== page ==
Splendor & Misery
Sub Pop Records
hip-hop / experimental / noise
It is within human nature to choose sides. No matter how far you look back, there is tension between two factions. Democrats versus Republicans. North versus south, east versus west. Slaves versus traders. Slavery was seen as acceptable for longer than it has been outlawed. It’s easy to look pessimistically into our future and imagine the dark past repeating. This is the case in the world that Splendor & Misery by clipping. builds. However, Splendor & Misery also shines a ray of hope in a future filled with despair.
clipping. is an experimental hip-hop trio whose first full length LP was released on Sub Pop in 2014. At their worst, clipping. makes novelty music. Something you listen to once and think “oh, that was cool,” but soon forget about. However, their experimental nature is what draws seasoned music listeners to their output. They have, for example, been known to change time signatures numerous times in a track, create the majority of an instrumental from a beautifully harmonized alarm clock, or make heavy use of gunshot samples in a song. Despite their eccentric, untraditional methods, they’ve made plenty of music that an untrained ear can appreciate and listen to repeatedly. Splendor & Misery is not that.
clipping. has proven they have the ability to make catchy, pop-friendly singles, but they chose not to on this release–which is respectable. In fact, vocalist Daveed Diggs won both a Grammy and a Tony award for his recent performance in the musical Hamilton. Diggs’s involvement in musical theater is likely what inspired this release, a concept album that plays out a bit like a musical. The group’s signature white noise is still quite prevalent in this release, however it has taken a back seat compared to previous LP’s.
Instead, there is a focus on a futuristic sci-fi story. A story not hidden by metaphor, but spoken somewhat plainly, with each song being a new short chapter. The story follows a slave on board a “cargo” ship, presumably destined for a life of unpaid labor on a faraway planet. The storytelling switches between two perspectives, occasionally a narrator rapping the story to the listener, and sometimes the main character rapping to himself. Most of the story happens within the first two tracks, while the rest of the album is an exploration into the mind of the character, as well as the relationship between him, the ship, its AI computer, and space.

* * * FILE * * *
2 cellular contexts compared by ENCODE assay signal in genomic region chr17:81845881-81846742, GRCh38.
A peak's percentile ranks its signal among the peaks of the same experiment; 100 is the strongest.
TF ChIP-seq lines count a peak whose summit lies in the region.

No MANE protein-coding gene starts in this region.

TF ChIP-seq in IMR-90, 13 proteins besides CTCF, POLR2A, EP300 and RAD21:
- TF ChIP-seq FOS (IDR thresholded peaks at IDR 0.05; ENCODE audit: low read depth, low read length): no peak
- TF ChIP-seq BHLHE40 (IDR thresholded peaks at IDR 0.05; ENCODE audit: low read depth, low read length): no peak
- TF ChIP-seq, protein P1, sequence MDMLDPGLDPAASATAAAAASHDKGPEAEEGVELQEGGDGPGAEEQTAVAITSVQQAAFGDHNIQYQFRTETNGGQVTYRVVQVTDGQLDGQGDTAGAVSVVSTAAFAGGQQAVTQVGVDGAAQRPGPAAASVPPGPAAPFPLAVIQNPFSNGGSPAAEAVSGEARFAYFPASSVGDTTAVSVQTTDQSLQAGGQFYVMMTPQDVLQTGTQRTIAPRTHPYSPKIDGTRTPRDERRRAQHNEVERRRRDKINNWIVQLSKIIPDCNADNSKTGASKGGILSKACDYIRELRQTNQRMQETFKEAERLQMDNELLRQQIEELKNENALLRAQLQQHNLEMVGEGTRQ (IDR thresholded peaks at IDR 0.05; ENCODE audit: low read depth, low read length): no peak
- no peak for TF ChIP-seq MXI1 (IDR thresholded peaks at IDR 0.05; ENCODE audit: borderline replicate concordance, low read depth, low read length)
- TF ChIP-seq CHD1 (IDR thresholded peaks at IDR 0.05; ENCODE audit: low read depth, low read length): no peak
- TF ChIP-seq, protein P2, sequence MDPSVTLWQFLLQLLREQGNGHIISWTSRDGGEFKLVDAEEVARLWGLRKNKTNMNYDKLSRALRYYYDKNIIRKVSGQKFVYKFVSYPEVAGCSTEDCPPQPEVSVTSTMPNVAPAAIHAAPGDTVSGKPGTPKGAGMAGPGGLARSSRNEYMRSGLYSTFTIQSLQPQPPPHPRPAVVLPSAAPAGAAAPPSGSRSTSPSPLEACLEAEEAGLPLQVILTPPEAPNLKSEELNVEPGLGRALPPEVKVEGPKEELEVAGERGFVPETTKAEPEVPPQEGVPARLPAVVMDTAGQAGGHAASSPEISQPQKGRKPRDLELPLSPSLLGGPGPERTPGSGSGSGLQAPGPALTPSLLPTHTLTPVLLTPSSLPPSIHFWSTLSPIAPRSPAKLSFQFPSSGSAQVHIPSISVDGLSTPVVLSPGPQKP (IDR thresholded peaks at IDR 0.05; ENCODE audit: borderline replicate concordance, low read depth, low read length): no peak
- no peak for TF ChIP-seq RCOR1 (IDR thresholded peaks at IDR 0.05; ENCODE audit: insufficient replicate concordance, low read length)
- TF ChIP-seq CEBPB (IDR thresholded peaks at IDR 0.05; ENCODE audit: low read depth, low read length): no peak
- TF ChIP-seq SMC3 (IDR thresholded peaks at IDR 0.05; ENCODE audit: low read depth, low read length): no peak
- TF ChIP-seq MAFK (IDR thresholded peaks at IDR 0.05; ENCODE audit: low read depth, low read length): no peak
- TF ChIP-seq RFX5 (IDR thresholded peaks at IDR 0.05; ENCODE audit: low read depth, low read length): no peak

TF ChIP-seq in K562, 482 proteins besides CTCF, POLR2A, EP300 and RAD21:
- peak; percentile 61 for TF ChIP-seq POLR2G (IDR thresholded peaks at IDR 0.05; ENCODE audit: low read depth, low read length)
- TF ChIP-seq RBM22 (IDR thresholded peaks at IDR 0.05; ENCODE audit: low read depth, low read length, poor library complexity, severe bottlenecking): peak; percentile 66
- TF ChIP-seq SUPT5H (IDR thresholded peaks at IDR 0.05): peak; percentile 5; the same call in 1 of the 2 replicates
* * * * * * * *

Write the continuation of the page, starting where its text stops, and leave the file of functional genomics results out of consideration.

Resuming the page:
Sonically, we hear the low engine hums, bleeping synthesizers, gospel singing, as well as the aforementioned static and rapping. The more pleasant instrumentals are found in the middle chapters–melodic, but still glitchy and erratic. There are few traditional hip-hop “beats” to be heard. “Air ‘Em Out” would be the closest to a standard modern hip-hop song, but ends up sounding more like a parody of hip-hop, with lyrics that sound like they were written one hundred years from now. Unfortunately, the music is not diverse or satisfying enough to warrant more than one or two listens. Once you’ve heard the story, you’re satisfied.
As heartbreaking and thought-provoking as this album is, I fear for its re-listenability and longevity, as well as its appeal to those who are not already fans of the group. I would sooner recommend this album to a fan of musical theater than a fan of hip-hop. Perhaps that was intended by the artist. Splendor & Misery is a tale of the woes of slavery, a common theme in hip-hop, though clipping. creates a clever spin on these ideas through the allegory of a bleak dystopian future. As the record comes to a close, it takes on a brighter, more hopeful, yet still somber sound. The final chapter promises “A Better Place” where everyone can be themselves. We can only hope for that in the future.